By 1914 the building was vacant, and the older half was still empty in 1916, although the newer half saw Vancouver Scale & Butchers Supply Co move in, and the situation prevailed to the end of the Great War. By 1920 both buildings were occupied, although the tenants were not as prestigious as in the early years. The Canadian Pacific Junk Co were in 5 Alexander, and Fujita & Co in 7 Alexander. They were importers and exporters, with Y Uchida managing. They occupied the building for several years, while there was consistent turnover of tenants in the older building, including the British Wire Rope Co, anf Gibsons Ltd who were “Manufacturers and Wholesale Distributors of Modern Logging  Equipment, Wire Ropes, Welded Chains, Donkey Engines, Logging Blocks, Oil Burning Equipment, Mill Supplies, iron, steel and “Gorilla” Axes. They had moved out, leaving the building empty again in 1926, and Alexander Murray & Co moved in to the younger building, dealing in roofing and flooring materials. They were still there in 1930, and a number of other businesses had moved into the older building including Canadian Western Cordage. A decade later all the businesses in 1 Alexander had changed, but Alexander Murray still operated from 7 Alexander, and by 1950 they had expanded to use space in the older building, joined by Aero Surplus who sold radio supplies and a firm of mechanical engineers.

Next door, in our 1996 image, the Alexander apartments are under construction, with the adjacent Alexis apartments completed a year earlier. The Alexander incorporates the two storey façade of the building built for the B.C. Market Company, approved in 1906 to cost $25,000. Thanks to Patrick Gunn from Heritage Vancouver we now know this was designed by Alexander Maxwell Muir, a Victoria architect. As far as we know this is the only significant building he designed in Vancouver.

In October The Daily World announced a slight delay in construction under the heading ‘Dr. Underhill’s Very Latest Problem’ “I do not see what we can do with these Indians,” said. Medical Health Officer Underhill, this morning. “I have been down to see the encampment on the site of the proposed building of the B. C. Market company, next to the Boyd-Burns building. These Indians have just come from hop picking and on their way home to the vicinity of Port Rupert and Port Harvey. They have money to spend for supplies for the winter and it is only fair that local merchants should get the benefit. Still at the same time their encampment, where they are, is very bad, from many standpoints. It is a physical and moral menace. But where can I send them? The Indians have been in the habit of camping along the foreshore after the canning and hop picking seasons for many years I have been urging the finding of a suitable place for them to camp for some time and the police have also had something to say about the matter. The police have urged, and wisely, too, that the encampment should not be put anywhere where it could not he easily supervised.” This 1898 picture shows that First Nations had been camping on the beach beyond the tracks at Alexander Street for many years.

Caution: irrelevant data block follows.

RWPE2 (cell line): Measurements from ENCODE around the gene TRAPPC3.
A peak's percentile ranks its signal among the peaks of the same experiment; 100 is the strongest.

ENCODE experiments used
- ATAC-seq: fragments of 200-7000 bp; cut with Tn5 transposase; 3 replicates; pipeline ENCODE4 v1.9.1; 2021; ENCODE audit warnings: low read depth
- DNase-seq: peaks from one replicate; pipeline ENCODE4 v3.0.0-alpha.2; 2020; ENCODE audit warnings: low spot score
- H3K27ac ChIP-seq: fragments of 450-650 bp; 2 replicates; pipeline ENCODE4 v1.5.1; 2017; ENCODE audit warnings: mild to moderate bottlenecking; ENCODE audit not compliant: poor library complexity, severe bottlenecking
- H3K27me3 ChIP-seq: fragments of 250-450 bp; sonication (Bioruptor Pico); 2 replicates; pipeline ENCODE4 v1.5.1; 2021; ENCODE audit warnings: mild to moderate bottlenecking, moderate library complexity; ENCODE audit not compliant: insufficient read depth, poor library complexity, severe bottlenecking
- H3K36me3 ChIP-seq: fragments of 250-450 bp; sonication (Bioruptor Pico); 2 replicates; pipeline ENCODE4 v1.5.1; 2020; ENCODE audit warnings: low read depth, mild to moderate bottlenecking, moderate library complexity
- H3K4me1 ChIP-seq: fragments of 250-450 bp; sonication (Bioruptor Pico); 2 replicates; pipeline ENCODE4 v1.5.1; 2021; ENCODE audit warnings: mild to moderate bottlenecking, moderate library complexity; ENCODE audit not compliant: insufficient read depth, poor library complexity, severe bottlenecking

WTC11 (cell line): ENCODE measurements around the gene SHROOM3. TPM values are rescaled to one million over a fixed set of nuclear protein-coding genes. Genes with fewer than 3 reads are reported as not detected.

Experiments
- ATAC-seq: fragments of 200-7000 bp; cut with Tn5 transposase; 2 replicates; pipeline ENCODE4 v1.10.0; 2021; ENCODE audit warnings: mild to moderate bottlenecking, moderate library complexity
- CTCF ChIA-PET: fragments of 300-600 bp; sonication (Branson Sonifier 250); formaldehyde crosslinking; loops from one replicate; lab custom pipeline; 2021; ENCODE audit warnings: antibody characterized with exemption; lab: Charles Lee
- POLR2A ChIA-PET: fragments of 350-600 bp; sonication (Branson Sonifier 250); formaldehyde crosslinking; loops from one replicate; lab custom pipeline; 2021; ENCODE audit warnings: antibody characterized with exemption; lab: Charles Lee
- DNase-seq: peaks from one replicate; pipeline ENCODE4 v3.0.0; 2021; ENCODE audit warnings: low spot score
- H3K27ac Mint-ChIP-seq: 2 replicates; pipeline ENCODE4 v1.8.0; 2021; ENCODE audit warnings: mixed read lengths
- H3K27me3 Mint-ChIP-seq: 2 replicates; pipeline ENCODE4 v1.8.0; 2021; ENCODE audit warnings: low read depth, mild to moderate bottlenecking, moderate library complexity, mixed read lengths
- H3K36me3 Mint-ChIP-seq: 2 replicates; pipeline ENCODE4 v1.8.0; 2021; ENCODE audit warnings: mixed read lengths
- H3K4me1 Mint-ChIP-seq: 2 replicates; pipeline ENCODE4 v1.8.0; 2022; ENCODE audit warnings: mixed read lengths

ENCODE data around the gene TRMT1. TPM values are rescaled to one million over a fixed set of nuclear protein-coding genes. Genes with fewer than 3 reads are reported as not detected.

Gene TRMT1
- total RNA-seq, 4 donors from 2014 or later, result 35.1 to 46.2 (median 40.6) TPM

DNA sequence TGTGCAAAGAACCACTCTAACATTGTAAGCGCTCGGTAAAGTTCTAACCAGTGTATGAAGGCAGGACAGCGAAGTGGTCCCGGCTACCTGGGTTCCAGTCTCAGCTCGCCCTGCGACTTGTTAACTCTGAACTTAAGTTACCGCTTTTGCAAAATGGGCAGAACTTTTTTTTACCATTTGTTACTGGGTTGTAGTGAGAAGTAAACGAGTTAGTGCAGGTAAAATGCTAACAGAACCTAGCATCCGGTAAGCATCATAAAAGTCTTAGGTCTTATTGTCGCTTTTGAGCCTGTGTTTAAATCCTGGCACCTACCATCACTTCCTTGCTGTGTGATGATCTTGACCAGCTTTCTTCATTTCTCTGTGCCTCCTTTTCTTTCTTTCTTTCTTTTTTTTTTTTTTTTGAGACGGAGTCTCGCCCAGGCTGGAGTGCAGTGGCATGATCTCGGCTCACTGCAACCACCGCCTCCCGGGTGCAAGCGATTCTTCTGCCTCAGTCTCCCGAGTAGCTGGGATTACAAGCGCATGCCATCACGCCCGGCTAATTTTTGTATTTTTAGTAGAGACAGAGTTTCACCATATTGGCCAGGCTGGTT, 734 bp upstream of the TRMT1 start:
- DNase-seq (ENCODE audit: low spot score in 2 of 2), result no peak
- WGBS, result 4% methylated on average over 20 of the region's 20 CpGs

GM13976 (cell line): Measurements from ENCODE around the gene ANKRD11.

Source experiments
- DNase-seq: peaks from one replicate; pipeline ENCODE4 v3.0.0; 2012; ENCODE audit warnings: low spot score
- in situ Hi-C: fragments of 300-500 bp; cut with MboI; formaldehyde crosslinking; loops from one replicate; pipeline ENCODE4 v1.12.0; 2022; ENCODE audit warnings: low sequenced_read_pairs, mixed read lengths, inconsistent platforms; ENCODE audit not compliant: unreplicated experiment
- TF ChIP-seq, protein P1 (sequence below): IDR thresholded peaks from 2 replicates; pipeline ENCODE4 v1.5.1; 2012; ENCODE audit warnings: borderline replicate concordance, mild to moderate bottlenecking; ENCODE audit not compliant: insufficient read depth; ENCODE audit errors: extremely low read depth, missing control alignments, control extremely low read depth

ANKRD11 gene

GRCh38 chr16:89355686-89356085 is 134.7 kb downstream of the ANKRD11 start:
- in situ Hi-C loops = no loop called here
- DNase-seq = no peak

In 1908 the builders, Smith & Sherborne, had to go to court to get final payment for the building’s construction. The building was last occupied by the Vancouver Supply Company, before both buildings were offered for sale in the mid 1980s. The Alexis has an earlier 4-storey façade of a 1907 building first occupied by first by Knowler and McCauley, candy distributors. That was designed for Alderman Jonathan Rogers – a prolific developer – and cost $12,000, although we don’t know who he hired to design it. In the 1930s all three buildings were used by the Supply Company, a wholesale grocery business. Two buildings we’ve already looked at can also be seen; the Captain French apartments can be seen just tucked in behind the flatiron of the Hotel Europe.

Historic image source; City of Vancouver Archives CVA IN N12

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Posted January 21, 2019 by ChangingCity in Gastown, Still Standing

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170 Powell Street

 

These Powell Street buildings were designed by Fred Townley in 1912 for Major W R Dugmore, and constructed by Douglas & Ward at a cost of $45,000. We’re unsure whether the major was resident in the city, as he doesn’t show up in the street directories at all. We’ve looked for his history before in connection with the Dufferin Hotel, developed on Seymour and Smithe by Dickie & Dugmore.

We can find fleeting mentions of the Major in a few publications. In 1909 William A Dugmore of Vancouver was visiting Victoria, staying at the Dominion Hotel. In 1912 Major Dugmore was one of the invited guests at a military banquet in the Vancouver Hotel for a visit by the Governor General of Canada, the Duke of Connaught (Queen Victoria’s seventh child and third son). In 1912 he was reported to have been appointed as the Canadian representative for the Canadian Services’ Land Co, capitalized at $100,000, and headed by Alfred St George Hammersley, KC, and Sir Francis Lowe, MP. Hammersley had extensive Vancouver interests, but the new land company was set up to acquire Beaver Ranch at the north end of Nicola Lake. The advertisement in the Evening Standard said Major Dugmore was from the 72nd Highlanders, and had been awarded the DSO.

We’re reasonably certain W R Dugmore and W F Dugmore are the same person – William Francis Brougham Radclyffe Dugmore. A professional soldier for many years who had fought in at least seven campaigns, and awarded the DSO, Major Dugmore had married in 1910, and was clearly spent time in Western Canada, and invested in Vancouver even if he lived elsewhere. (There’s no sign of him in the 1911 Census anywhere in Canada, but he appears to have been living in the Channel Islands, aged 42). He joined the war in 1914, and was killed in action in 1917.